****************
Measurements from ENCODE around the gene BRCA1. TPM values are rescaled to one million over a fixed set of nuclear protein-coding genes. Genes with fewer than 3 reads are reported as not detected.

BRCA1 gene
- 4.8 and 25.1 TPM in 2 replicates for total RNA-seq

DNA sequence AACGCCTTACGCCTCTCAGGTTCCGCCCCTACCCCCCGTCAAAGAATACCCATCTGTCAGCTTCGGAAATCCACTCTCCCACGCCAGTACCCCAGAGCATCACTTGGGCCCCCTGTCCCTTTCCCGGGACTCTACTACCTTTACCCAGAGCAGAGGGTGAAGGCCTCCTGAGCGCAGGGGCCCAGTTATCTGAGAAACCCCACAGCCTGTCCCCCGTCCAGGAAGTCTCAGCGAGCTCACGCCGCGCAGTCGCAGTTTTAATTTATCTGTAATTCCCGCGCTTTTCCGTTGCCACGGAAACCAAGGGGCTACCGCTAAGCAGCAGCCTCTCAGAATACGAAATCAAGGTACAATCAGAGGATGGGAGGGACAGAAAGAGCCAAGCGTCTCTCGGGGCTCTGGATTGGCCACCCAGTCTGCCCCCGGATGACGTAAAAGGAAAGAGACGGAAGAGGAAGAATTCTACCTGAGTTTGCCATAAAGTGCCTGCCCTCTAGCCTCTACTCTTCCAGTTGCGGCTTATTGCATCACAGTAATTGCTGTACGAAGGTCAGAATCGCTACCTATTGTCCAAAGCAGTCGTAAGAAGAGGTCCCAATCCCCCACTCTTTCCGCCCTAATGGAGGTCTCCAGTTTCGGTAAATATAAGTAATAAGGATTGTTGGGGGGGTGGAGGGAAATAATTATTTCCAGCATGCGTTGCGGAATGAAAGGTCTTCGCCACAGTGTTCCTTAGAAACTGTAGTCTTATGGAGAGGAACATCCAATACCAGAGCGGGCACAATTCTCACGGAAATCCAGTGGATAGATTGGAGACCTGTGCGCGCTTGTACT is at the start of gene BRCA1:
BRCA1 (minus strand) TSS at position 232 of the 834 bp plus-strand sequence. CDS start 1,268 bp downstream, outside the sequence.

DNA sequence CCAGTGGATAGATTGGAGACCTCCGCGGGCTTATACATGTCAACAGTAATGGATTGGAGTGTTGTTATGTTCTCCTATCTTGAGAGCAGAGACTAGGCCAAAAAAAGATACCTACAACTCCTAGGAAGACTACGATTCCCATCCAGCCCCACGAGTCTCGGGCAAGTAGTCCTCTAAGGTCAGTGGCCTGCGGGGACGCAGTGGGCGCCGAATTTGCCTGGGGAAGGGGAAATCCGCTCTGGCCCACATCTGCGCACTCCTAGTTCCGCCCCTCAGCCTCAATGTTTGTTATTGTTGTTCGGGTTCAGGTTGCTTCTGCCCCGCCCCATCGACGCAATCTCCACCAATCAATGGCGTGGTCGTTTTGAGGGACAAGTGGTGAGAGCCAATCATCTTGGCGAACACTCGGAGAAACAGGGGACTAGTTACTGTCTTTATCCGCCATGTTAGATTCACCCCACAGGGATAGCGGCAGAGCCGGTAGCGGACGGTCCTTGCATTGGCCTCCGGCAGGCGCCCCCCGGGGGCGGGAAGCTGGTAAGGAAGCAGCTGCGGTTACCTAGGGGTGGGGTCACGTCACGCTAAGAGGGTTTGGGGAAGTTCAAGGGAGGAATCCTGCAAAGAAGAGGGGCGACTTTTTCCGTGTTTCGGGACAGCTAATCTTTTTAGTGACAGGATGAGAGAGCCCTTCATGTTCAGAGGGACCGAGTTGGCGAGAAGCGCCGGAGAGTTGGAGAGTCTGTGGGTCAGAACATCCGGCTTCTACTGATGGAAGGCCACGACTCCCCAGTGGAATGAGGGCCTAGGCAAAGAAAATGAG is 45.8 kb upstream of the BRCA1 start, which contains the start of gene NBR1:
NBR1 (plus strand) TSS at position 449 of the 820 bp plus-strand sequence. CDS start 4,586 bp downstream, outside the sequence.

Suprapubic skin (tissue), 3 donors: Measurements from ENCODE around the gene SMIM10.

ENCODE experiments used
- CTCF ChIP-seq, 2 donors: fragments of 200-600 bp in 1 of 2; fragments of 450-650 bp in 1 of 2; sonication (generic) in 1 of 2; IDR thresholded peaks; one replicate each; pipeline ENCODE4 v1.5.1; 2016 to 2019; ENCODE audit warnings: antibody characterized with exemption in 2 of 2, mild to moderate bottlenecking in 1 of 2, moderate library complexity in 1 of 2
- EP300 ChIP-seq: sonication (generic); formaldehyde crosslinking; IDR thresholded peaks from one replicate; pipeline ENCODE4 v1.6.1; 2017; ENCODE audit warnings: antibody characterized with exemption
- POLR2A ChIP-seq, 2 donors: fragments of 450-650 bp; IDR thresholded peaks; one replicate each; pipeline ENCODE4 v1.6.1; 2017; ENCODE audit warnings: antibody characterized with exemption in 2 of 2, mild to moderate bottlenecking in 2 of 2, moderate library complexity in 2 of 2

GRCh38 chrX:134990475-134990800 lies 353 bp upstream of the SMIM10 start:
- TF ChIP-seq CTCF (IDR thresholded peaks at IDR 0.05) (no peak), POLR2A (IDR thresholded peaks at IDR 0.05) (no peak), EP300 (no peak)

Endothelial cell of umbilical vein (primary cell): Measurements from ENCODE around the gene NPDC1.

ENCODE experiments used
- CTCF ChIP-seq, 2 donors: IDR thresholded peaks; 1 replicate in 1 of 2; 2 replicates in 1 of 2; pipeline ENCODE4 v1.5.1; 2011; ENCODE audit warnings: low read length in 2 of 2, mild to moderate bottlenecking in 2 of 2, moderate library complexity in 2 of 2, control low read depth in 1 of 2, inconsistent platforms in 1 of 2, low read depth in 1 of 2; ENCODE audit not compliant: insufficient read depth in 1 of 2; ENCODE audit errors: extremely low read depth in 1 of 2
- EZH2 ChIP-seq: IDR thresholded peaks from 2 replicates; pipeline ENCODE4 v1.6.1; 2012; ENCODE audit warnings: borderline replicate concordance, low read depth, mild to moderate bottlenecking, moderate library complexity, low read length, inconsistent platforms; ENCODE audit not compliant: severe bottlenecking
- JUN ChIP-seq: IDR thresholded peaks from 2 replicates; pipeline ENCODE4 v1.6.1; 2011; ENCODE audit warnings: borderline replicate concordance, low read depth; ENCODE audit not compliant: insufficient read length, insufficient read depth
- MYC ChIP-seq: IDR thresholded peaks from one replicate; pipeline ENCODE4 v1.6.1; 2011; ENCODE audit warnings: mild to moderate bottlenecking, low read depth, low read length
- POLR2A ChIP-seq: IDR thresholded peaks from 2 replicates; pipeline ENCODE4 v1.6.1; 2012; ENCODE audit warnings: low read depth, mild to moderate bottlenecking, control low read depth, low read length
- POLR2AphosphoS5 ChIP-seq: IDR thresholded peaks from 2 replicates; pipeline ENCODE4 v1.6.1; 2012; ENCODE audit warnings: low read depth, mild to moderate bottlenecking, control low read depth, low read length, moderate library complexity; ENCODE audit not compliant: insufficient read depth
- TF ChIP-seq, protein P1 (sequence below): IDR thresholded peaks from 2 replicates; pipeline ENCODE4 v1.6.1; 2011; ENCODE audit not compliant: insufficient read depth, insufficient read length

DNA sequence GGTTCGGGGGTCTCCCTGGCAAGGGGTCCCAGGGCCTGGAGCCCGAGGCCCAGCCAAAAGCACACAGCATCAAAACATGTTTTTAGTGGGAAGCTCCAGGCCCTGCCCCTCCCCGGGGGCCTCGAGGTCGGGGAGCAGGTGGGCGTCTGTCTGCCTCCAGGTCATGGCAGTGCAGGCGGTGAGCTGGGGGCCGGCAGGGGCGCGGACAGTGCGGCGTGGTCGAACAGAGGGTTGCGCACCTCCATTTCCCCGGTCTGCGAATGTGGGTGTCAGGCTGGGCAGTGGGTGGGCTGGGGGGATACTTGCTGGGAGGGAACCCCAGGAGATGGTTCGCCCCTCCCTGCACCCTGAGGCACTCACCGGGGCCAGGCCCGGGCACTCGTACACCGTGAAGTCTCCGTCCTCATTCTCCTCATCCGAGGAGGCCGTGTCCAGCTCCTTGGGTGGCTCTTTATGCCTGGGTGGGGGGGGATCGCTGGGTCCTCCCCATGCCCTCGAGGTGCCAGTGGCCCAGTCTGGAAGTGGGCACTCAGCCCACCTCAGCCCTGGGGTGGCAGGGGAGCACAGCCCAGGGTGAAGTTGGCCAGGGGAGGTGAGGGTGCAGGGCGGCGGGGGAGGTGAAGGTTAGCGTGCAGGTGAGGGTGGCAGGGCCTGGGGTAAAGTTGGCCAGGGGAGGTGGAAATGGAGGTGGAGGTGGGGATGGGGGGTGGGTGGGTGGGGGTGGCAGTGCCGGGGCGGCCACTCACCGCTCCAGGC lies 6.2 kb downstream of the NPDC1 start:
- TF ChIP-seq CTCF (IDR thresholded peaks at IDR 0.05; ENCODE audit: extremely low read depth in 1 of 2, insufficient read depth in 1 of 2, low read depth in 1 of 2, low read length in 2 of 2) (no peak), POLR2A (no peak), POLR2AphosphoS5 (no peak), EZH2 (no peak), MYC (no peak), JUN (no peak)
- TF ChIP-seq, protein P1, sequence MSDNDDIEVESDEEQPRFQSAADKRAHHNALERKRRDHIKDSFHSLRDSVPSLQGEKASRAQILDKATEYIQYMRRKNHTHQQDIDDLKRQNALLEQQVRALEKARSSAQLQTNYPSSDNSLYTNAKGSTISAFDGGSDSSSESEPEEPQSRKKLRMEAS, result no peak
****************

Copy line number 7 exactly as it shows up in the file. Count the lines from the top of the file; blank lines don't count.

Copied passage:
NBR1 (plus strand) TSS at position 449 of the 820 bp plus-strand sequence. CDS start 4,586 bp downstream, outside the sequence.